This marks the start of a new blog series dedicated to my participation in audit contests. As a reader, your feedback is highly valued, so please feel free to share your thoughts with me.
CodeHawks is an emerging public auditing platform tailored for Web3 security auditors, and at its core, is none other than the OG Patrick Collins himself.
The Contest Summary comprises four Medium-risk, three Low-risk, and 39 Gas/Info findings. My primary focus will be on the Medium and Low-risk categories, although I will also highlight noteworthy Gas/Info issues. For each finding, I will delve into its root cause and share the lessons learned to ensure that similar oversights are not repeated in future audits.
M-02. Lack of emergency withdraw function when no arbiter is set
The Vulnerability: If there is no designated
buyer is left with no means to retract the funds sent to escrow, potentially resulting in the permanent loss of tokens. The ideal scenario involves the active involvement of an
arbiter. This process unfolds as follows: Initially, the buyer or seller can call the
initiateDispute() function to signal a potential dispute. Subsequently, the arbiter can step in and address the dispute by invoking the
However, in cases where no
arbiter is assigned, and the
buyer is dissatisfied with the
seller’s delivery, the only recourse to release the funds from escrow is for the
buyer to execute the
confirmReceipt() function, effectively transferring the funds to the
Learning: It’s essential not to assume that something will work correctly solely because the documentation states so. In my case, I relied on the documentation, which indicated that the arbiter could be set to
address(0). This led me to believe that there wouldn’t be any issues in the workflow.
M-01. Fee-on-transfer tokens aren’t supported
The Vulnerability: Fee-on-transfer tokens are not supported by the current escrow implementation. These tokens, as the name suggests, incur a small fee with each transfer. Consequently, the actual amount transferred to the Escrow address will be less than the stated price. If the contract’s balance falls below the required threshold, the code will revert with an error labeled
M-03. Funds can be lost if any participant is blacklisted
The Vulnerability: in
Escrow.sol, if any of the participants is blacklisted(Popular Stable Coins like USDT and USDC have these functionalities) , the funds for every participant will be locked permanently.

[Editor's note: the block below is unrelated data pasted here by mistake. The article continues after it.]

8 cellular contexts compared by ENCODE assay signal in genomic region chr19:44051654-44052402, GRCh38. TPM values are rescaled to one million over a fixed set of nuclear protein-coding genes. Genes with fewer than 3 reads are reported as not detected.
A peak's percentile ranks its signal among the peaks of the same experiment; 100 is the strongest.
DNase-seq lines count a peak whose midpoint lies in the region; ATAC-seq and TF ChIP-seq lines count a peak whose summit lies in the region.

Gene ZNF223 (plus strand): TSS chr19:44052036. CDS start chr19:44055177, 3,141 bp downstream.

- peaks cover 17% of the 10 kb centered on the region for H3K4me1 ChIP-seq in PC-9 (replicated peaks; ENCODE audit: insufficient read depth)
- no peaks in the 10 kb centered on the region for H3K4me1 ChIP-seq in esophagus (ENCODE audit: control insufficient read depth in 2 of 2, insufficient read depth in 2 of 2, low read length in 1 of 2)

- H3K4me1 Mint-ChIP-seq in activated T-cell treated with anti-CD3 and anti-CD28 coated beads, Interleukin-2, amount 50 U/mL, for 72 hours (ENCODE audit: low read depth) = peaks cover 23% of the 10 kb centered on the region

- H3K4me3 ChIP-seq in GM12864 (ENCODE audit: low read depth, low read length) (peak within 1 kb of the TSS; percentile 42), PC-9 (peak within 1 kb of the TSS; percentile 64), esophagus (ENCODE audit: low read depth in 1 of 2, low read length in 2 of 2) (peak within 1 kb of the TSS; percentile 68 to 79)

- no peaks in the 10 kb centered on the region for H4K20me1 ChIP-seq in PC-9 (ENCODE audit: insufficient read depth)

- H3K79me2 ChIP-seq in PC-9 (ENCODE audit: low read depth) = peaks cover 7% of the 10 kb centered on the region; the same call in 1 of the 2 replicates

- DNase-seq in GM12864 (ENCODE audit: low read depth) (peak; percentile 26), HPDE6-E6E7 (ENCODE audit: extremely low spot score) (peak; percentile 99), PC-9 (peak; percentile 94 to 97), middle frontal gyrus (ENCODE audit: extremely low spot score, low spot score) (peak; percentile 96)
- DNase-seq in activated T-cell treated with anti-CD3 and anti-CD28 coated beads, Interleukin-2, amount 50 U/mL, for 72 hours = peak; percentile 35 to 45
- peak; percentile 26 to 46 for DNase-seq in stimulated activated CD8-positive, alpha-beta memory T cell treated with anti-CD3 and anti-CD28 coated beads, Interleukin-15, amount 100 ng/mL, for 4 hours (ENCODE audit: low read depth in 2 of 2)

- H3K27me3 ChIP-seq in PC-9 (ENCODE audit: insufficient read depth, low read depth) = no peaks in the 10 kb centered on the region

i_arbiterFeecan prevent payment
i_arbiterFee is a fixed value and can brick payment in resolution of disputes if the payment token has a rebasing balance. in case
i_tokenContract is a token that has a rebasing balance.
i_arbiterFee can be bigger then the current balance and
resolveDispute will revert in the following error
Learning: The learnings from the above three issues delve with the various types of ERC20 tokens in addition to standard ERC20 tokens, it’s essential to verify a protocol’s compatibility with various token types, including Fee-On-Transfer tokens, tokens with blocklists, and pausable tokens. Thoroughly assessing these aspects can prevent potential issues during implementation.
Additional details regarding ERC20 token variants can be found here.
L-01. Constructor of
Escrowshould make sure that
arbiterare different from each other.
The Vulnerability: As arbiter should be impartial, when buyer or seller is same with arbiter, there would be unfair arbitration.
Learning: I reported the issue during the contest, My point of view was basically, can
arbiter be set to same address.
L-02. If the arbiter is not set, arbiter fee should not be positive
The Vulnerability: If the arbiter is not set, there is no need to set arbiter fee as well.
Learning: Once again, I relied on the documentation assuming happy paths. Don’t read the documentation too early !!!
L-03. Lack of proper event emission at
The Vulnerability: The resolveDispute function’s event emits the buyer and seller addresses. However, it does not include any other information.
Learning: Make sure events are emitted for critical/important functions and make sure all the necessary parameters are part of it
Gas Optimizations / Informationals
- Use Openzeppelin Minimal Clones to Save a Lot of Gas — Clones are small and inexpensive smart contracts that delegatecall’s to an implementation contract, eliminating the need to deploy the entire contract repeatedly.
2. Switch OZ to Solmate — Solmate’s implementation of the libraries used on the protocol are more optimized saving gas to the user.
nonReentrant modifier should occur before all other modifiers — This is a best-practice to protect against reentrancy in other modifiers.
CodeHawks Escrow Audit Report — https://www.codehawks.com/report/cljyfxlc40003jq082s0wemya
Thank For Reading.
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